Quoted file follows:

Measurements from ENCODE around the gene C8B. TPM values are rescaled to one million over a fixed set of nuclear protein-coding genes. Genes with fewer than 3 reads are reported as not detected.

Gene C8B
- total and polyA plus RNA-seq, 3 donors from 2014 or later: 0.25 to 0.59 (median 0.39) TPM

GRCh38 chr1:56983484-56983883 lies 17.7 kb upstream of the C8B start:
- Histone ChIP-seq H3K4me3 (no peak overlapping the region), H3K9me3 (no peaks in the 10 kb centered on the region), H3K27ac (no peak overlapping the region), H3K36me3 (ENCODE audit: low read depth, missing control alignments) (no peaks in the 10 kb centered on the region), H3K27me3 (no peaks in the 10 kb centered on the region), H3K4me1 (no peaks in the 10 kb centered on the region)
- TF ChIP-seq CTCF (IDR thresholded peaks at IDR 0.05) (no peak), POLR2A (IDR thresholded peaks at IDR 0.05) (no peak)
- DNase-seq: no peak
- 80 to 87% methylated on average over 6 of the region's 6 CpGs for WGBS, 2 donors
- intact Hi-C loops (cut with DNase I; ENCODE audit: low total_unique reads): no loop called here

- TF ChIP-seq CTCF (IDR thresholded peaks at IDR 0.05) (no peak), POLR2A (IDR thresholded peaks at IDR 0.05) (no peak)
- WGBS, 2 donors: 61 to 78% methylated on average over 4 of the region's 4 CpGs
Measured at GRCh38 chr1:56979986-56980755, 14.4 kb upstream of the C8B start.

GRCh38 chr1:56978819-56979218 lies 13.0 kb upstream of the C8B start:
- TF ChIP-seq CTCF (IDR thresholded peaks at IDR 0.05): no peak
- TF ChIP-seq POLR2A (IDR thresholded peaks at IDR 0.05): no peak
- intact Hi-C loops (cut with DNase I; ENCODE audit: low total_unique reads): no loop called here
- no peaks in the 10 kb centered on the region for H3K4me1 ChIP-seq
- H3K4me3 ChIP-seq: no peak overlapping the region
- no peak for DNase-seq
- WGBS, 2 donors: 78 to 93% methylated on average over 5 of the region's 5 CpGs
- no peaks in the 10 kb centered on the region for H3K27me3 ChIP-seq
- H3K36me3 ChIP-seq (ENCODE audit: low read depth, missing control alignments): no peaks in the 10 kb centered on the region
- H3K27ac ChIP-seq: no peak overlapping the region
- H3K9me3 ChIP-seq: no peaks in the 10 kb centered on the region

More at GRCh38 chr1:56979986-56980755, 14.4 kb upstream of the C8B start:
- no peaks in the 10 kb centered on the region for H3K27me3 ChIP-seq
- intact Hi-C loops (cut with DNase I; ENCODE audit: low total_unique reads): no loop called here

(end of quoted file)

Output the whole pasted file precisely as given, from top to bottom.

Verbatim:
Measurements from ENCODE around the gene C8B. TPM values are rescaled to one million over a fixed set of nuclear protein-coding genes. Genes with fewer than 3 reads are reported as not detected.

Gene C8B
- total and polyA plus RNA-seq, 3 donors from 2014 or later: 0.25 to 0.59 (median 0.39) TPM

GRCh38 chr1:56983484-56983883 lies 17.7 kb upstream of the C8B start:
- Histone ChIP-seq H3K4me3 (no peak overlapping the region), H3K9me3 (no peaks in the 10 kb centered on the region), H3K27ac (no peak overlapping the region), H3K36me3 (ENCODE audit: low read depth, missing control alignments) (no peaks in the 10 kb centered on the region), H3K27me3 (no peaks in the 10 kb centered on the region), H3K4me1 (no peaks in the 10 kb centered on the region)
- TF ChIP-seq CTCF (IDR thresholded peaks at IDR 0.05) (no peak), POLR2A (IDR thresholded peaks at IDR 0.05) (no peak)
- DNase-seq: no peak
- 80 to 87% methylated on average over 6 of the region's 6 CpGs for WGBS, 2 donors
- intact Hi-C loops (cut with DNase I; ENCODE audit: low total_unique reads): no loop called here

- TF ChIP-seq CTCF (IDR thresholded peaks at IDR 0.05) (no peak), POLR2A (IDR thresholded peaks at IDR 0.05) (no peak)
- WGBS, 2 donors: 61 to 78% methylated on average over 4 of the region's 4 CpGs
Measured at GRCh38 chr1:56979986-56980755, 14.4 kb upstream of the C8B start.

GRCh38 chr1:56978819-56979218 lies 13.0 kb upstream of the C8B start:
- TF ChIP-seq CTCF (IDR thresholded peaks at IDR 0.05): no peak
- TF ChIP-seq POLR2A (IDR thresholded peaks at IDR 0.05): no peak
- intact Hi-C loops (cut with DNase I; ENCODE audit: low total_unique reads): no loop called here
- no peaks in the 10 kb centered on the region for H3K4me1 ChIP-seq
- H3K4me3 ChIP-seq: no peak overlapping the region
- no peak for DNase-seq
- WGBS, 2 donors: 78 to 93% methylated on average over 5 of the region's 5 CpGs
- no peaks in the 10 kb centered on the region for H3K27me3 ChIP-seq
- H3K36me3 ChIP-seq (ENCODE audit: low read depth, missing control alignments): no peaks in the 10 kb centered on the region
- H3K27ac ChIP-seq: no peak overlapping the region
- H3K9me3 ChIP-seq: no peaks in the 10 kb centered on the region

More at GRCh38 chr1:56979986-56980755, 14.4 kb upstream of the C8B start:
- no peaks in the 10 kb centered on the region for H3K27me3 ChIP-seq
- intact Hi-C loops (cut with DNase I; ENCODE audit: low total_unique reads): no loop called here